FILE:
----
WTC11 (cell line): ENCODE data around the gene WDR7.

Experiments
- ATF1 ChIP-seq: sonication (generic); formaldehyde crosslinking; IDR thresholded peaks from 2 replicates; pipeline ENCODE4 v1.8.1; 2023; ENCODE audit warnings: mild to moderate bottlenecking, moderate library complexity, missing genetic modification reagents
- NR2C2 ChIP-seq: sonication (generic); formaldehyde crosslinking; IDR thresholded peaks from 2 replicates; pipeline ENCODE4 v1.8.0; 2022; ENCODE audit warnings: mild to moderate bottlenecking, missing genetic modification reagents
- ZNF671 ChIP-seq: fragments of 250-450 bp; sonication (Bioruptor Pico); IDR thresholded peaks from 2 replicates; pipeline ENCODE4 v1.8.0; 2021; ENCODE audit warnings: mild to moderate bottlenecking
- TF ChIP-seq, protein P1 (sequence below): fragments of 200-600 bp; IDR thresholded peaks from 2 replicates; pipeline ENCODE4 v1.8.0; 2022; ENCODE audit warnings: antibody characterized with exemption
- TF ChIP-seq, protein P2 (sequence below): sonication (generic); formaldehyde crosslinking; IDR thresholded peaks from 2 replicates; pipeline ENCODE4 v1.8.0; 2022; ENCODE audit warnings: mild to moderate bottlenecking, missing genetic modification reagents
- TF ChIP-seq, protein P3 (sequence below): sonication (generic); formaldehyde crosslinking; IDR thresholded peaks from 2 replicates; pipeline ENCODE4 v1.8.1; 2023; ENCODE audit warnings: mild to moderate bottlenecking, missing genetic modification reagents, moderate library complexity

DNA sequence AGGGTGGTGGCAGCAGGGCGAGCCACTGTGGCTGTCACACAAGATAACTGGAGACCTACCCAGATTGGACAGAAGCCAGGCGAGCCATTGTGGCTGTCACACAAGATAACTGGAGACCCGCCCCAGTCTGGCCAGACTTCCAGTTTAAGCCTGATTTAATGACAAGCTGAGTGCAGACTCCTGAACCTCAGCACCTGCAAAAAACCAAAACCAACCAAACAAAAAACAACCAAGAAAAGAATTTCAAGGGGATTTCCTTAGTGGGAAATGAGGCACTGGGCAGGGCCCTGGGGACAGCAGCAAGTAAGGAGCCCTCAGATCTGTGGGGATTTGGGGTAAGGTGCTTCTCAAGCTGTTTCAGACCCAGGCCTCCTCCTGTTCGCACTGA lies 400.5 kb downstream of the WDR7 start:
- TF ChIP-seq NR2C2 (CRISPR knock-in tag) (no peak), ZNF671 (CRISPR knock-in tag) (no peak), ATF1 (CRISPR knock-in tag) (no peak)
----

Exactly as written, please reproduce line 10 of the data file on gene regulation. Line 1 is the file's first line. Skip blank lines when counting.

- TF ChIP-seq NR2C2 (CRISPR knock-in tag) (no peak), ZNF671 (CRISPR knock-in tag) (no peak), ATF1 (CRISPR knock-in tag) (no peak)